When I started working as a neonatologist almost 15 years ago, I loved helping premature babies cope with the problems of being born too early. But I hated having to tell worried parents that they would just have to “wait and see” if their baby would have developmental problems.
That’s why I started looking into magnetic resonance imaging (MRIs) for preemies. Using carefully performed research, I wanted to be able to look at the brain images of a preemie and tell parents, “Your baby is at highest risk for problems with movement and coordination. But if you start occupational and physical therapy now, you can likely prevent those delays.”
How MRIs Can Help Preemies
With help from computer scientists, I started building a brain “atlas” — a map to the brain of premature babies. Basically, the atlas is a digital collection of images of the brains of preemies. The images are combined so that we know what is normal and what’s not normal for preemies. This is hard, because almost every preemie’s brain is underdeveloped compared to a healthy full-term baby—just like you would expect.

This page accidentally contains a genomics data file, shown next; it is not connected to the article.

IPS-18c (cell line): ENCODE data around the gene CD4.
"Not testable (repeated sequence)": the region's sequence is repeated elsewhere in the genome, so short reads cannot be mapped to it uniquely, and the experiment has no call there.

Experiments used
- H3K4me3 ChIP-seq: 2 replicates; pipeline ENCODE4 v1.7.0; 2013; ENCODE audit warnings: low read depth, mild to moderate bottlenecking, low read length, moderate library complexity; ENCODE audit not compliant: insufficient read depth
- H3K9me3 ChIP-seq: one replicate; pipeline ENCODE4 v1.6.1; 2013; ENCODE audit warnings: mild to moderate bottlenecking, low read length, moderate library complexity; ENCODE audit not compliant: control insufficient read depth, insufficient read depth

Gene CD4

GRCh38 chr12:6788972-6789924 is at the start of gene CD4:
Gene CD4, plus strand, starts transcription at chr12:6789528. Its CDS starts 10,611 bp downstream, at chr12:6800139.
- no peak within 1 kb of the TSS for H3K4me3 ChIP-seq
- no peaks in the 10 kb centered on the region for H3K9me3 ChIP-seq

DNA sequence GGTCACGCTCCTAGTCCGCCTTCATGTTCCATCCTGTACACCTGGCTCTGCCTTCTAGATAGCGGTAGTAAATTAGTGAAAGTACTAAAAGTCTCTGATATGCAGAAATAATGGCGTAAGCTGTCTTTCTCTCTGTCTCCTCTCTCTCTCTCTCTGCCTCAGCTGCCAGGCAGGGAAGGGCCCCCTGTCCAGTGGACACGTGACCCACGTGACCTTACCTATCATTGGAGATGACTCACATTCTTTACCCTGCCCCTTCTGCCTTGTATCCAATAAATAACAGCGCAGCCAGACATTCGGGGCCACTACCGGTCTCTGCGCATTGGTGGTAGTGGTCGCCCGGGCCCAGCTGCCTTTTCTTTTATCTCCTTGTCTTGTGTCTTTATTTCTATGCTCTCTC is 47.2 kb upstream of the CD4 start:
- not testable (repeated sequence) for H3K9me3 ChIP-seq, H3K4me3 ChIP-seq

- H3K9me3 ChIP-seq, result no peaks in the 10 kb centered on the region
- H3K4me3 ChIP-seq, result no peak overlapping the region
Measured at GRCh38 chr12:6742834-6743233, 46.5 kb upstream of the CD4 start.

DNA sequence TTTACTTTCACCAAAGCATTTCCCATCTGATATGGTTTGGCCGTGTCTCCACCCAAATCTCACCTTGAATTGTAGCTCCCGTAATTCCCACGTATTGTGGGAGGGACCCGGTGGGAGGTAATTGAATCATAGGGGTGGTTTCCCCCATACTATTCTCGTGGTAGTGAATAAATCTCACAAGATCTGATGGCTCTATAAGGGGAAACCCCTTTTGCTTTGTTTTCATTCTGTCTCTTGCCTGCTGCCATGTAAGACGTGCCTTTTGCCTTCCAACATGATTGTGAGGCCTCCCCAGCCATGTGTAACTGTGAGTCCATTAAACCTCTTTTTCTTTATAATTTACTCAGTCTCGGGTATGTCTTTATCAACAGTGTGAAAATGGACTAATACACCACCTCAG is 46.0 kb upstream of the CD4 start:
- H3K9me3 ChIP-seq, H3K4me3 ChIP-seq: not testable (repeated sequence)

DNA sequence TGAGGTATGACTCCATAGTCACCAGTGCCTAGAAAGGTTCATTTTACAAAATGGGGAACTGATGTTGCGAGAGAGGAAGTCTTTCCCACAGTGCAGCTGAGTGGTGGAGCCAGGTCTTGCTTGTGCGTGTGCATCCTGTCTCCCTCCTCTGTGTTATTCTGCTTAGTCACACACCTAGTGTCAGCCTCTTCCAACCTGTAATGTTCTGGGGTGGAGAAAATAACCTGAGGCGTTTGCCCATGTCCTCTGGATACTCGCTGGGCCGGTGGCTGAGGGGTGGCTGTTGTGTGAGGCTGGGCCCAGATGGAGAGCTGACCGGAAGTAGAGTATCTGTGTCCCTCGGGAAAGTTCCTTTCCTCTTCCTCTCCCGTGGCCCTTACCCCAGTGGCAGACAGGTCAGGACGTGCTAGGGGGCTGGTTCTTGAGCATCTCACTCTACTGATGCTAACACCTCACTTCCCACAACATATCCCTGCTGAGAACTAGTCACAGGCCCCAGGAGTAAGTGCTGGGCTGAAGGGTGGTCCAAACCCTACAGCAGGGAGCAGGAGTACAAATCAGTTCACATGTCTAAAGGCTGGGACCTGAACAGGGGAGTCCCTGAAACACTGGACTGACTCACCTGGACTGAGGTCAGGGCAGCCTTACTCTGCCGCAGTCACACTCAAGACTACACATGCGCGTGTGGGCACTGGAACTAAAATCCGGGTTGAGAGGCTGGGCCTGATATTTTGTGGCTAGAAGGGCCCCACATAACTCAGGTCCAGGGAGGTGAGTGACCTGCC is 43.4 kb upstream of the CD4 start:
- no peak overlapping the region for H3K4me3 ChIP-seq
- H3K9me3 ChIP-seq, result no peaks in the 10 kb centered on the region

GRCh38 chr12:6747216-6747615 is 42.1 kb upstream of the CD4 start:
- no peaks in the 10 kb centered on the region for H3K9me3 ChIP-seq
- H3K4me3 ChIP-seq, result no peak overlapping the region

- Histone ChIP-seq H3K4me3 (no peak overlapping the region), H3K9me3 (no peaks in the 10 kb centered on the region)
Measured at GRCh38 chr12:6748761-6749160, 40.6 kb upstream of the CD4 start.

A normal preemie brain might not equal a healthy brain. The brain atlas will hopefully help us see the difference between normal (Does the brain image look like what we would expect for a 28-weeker?) and healthy (Does the brain image show anything that will likely cause problems?).
We collect the MRI images at multiple time points over the first few months after birth of preemies in our research studies. Then we look back to see whether certain brain images were related to certain developmental delays measured years later.
Preventing Delays by Intervening Early
We also plan to use this brain atlas to test early attempts to prevent those delays. For example, we may see a brain image that has obvious problems in the areas responsible for speech and language. Instead of waiting three years to find out that a child can’t speak well, I can tell parents to focus on language development and start speech therapy right away. Then we can take follow-up brain images to see if that part of the baby’s brain is improving. With the atlas, we hope to find out if that delay is being fixed well before we would have even known about it in the past.
We’re already using this imaging research to try to help patients in the Neonatal Intensive Care Unit (NICU) at Nationwide Children’s Hospital. Someday soon, though, I want to use this to empower parents and help preemies everywhere fight developmental delays before they even happen.
To learn more about the atlas and what we do here at Nationwide Children’s, watch Isabella’s Story or check out our Center for Perinatal Research.
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